Before we get too far into the new year, there is some old business to get out of the way. I once again elected to participate in the incredibly subjective process of picking five worthwhile albums for 2007. So, enjoy (or scan down to see some of this week’s notable concerts).
1) Wilco: Sky Blue Sky — Though understated in its overall approach, Wilco’s collective virtuosity frequently surfaces here as the band brilliantly frames its obtuse poetry (about romance, mental illness, spirituality, etc.) with an assortment of folk-flavored pop and funky, elongated grooves. Though not automatically lovable, the subtle beauty of this album will take hold of you after several listens.
2) Peter Rowan & Tony Rice: Quartet — Peter Rowan is the literal link between Bill Monroe and the Grateful Dead. His latest collaboration with celebrated flat-picker (and one-time Louisville resident) Tony Rice will certainly delight fans of either camp. Here the quartet re-invents such Rowan classics as “Midnight Moonlight” and “Walls of Time” as well as Townes Van Zandt’s “To Live is to Fly.”
3) Future Clouds & Radar: Future Clouds & Radar — After a long hiatus and without much fanfare, Robert Harrison finally reappeared this year. Under the moniker Future Clouds & Radar, Harrison has quietly assembled a sprawling double album of gorgeous psychedelic pop. It was said that his best work with Cotton Mather evoked Revolver, so naturally this is his White Album.
4) Levon Helm: Dirt Farmer — Dirt Farmer marks the long-awaited return to form from a former leader of The Band. This nostalgic set boasts family-style harmonies from Helm’s daughter Amy (of Ollabelle fame) and a strong selection of Americana-flavored songs (including Steve Earle’s “The Mountain”). Interestingly, veteran latter-day Dylan-backer Larry Campbell is also featured throughout.
5) Elliott Smith: New Moon — Here, the genius of the late Elliott Smith shines bright one last time. A sparse collection that feels (and is) unfinished, this release truly is a fond farewell to a friend. One of the many stand-outs scattered across these two discs is Smith’s mournful take on Big Star’s “Thirteen.”
Friday, Jan. 4
Kings Highway is not a tribute to Tom Petty, but they do serve up some first-rate bluegrass. They appear this week as part of C.R. Wilson’s Friday night series over at the Shepherdsville County Music Place. The start time is 8 p.m. and tickets are $10 at the door. These shows are always all-ages and family friendly events. For directions and additional info, call (502) 239-8004.
Saturday, Jan. 5
Feeling a little trapped after the holidays? Maybe you should head over to Freedom Hall to hang with Will Oldham’s newest pal, R. Kelly.
Though Kelly is best known these days for his questionable bedroom antics and subsequent, ongoing legal battles, the man is truly an R&B icon. Kelly first hit the scene in the early 1990s as part of the platinum-selling group Public Announcement. But it was his departure from that band that really put Kelly on the map as a performer, producer and songwriter.
He has since emerged to sell a ridiculous quantity of solo albums and has worked alongside such luminaries as Michael Jackson, Jay-Z, Notorious B.I.G. and the Isley Brothers. Kelly’s Louisville performance will also feature opening sets from Keysha Cole and J. Holiday. The all-ages show (ironic, isn’t it?) starts at 7:30 p.m. Tickets range from $45-$65. For more information, visit www.ticketmaster.com.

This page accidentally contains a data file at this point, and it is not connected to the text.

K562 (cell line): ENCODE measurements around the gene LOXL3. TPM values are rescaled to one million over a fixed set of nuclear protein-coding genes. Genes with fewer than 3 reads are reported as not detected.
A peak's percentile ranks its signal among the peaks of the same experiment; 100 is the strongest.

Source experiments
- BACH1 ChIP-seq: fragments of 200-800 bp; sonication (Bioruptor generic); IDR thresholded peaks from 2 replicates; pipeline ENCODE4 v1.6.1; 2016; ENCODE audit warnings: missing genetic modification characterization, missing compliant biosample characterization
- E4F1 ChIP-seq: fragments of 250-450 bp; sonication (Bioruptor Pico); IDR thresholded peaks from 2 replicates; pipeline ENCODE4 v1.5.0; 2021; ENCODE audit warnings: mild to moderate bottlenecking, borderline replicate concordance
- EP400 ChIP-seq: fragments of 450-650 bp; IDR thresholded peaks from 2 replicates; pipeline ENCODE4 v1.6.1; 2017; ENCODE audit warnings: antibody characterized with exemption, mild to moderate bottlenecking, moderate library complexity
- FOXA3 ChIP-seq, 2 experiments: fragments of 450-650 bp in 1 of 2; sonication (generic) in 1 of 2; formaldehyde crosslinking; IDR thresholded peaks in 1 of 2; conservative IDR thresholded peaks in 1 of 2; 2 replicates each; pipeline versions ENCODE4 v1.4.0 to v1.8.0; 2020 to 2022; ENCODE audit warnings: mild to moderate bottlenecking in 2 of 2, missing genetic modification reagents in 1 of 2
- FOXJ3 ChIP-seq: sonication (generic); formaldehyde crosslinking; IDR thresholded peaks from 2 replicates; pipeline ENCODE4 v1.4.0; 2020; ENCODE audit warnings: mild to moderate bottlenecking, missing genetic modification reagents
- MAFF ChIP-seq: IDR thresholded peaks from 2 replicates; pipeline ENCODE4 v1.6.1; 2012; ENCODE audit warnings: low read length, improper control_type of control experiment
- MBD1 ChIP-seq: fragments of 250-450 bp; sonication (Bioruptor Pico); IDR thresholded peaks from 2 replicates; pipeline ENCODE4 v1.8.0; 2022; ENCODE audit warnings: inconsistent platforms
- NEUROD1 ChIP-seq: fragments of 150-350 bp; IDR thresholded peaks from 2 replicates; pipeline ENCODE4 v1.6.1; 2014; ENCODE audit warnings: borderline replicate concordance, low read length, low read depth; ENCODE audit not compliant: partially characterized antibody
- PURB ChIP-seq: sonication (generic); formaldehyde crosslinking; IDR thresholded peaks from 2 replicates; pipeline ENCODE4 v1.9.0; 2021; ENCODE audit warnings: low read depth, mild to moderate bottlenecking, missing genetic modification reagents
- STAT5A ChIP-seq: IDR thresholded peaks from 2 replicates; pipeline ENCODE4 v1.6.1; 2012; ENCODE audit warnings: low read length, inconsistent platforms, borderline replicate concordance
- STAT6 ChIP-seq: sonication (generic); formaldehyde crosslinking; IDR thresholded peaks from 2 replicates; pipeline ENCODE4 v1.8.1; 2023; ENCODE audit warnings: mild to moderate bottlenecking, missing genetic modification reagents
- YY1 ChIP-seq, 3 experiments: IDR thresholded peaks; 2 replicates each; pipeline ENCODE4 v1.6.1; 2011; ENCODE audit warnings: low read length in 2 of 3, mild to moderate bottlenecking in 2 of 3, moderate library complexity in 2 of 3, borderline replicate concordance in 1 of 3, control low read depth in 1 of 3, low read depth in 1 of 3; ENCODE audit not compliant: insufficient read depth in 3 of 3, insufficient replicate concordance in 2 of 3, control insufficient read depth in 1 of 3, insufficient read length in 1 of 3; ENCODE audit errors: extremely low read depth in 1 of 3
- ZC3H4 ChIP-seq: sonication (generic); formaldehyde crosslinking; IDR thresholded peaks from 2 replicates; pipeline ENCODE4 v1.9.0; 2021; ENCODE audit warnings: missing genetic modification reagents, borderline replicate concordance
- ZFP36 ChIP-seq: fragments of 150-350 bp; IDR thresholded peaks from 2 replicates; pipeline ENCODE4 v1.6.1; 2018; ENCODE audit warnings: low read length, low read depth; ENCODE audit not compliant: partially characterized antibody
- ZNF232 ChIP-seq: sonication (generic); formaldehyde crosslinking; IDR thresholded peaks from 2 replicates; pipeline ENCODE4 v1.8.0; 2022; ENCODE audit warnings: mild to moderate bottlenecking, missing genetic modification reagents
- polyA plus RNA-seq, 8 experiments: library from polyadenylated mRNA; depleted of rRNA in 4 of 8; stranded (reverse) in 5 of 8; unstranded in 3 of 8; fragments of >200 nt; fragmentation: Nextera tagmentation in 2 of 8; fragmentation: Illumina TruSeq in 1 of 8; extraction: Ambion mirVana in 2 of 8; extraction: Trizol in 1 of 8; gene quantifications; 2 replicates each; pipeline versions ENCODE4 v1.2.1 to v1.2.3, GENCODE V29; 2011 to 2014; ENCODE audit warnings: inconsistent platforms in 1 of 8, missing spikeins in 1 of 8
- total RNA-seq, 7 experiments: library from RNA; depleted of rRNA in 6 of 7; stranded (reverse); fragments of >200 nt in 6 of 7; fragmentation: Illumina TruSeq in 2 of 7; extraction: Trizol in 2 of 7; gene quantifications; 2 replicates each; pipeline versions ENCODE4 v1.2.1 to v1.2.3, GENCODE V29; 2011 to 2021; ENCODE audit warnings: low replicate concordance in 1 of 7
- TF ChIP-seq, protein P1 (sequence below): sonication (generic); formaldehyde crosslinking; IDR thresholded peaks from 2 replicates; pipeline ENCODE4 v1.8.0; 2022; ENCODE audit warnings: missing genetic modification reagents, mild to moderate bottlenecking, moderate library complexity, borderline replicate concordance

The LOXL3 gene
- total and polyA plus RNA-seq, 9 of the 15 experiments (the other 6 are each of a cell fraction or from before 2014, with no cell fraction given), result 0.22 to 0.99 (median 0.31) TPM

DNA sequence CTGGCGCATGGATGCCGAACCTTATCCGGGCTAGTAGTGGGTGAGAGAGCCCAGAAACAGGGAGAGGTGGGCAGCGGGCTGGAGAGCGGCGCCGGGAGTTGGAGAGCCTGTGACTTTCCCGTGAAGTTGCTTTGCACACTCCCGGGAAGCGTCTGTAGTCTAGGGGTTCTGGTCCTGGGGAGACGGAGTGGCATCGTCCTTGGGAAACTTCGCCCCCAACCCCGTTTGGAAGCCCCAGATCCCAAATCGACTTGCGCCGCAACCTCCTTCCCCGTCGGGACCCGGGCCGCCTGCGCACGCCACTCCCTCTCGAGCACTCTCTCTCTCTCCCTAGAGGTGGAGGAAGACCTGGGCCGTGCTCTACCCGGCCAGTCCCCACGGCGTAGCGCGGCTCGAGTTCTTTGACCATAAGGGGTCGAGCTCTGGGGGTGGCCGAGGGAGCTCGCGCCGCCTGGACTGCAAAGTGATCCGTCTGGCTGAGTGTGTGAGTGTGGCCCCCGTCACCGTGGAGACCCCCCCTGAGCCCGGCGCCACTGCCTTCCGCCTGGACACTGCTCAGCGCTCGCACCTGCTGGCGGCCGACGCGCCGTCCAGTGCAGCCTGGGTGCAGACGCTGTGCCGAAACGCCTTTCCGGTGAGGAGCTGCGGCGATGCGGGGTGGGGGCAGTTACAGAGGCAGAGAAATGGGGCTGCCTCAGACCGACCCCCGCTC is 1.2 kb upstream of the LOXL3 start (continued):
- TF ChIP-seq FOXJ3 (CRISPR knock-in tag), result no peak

Saturday, Jan. 5
There is another Oldham-related concert this weekend over at Air Devil’s Inn (2802 Taylorsville Road, 454-4443, www.airdevilsinn.com). Local favorites Virgin Flame start things off with their laid-back brand of psychedelic folk music. Then Big Smith, an Arkansas family affair featuring five cousins, should kick things up a notch with their Ozark hillbilly sounds. But the real show-stopper is Brett Eugene Ralph’s Kentucky Chrome Revue, which closes out the night.
Brett Ralph was born in Illinois in the late 1960s but came of age in the River City, making a name for himself here as both a football player and an energetic punk rocker. Later, Ralph would temporarily wander away from Kentucky for an introspective period spent studying creative writing and Tibetan Buddhism.
Though these pursuits obviously mellowed the man, Ralph is still most associated with his roles in the regional punk bands Fading Out, Malignant Growth and Rising Shotgun.
So, it might surprise some folks to learn that Ralph is now at the helm of a country-flavored collective that features members of such well-respected ensembles as Freakwater, Lambchop, Bonnie “Prince” Billy and the Be-Good Tanyas (just to name a few).
Brett Eugene Ralph’s Kentucky Chrome Revue, as Ralph’s “solo” project is now known, came about somewhat inadvertently after Rising Shotgun was put to rest back in 2002. Ralph had begun to explore the narrative style of country music story-songs and decided to book some studio time and pick up a few gigs around town just for fun. By the time the sessions and shows were completed, more than 21 musicians from a variety of backgrounds (mostly “aging punks” and “indie royalty”) had dropped by to lend a hand.
Lyrically, the Kentucky Chrome Revue may offer a honky-tonk reflection on samsara, but it sure sounds like heaven to us. In any event, expect an interesting set and an all-star supporting cast on Saturday night.
Doors open at 8 p.m. for this superb evening of Americana music. Cover is $6. The show is 21 and up.
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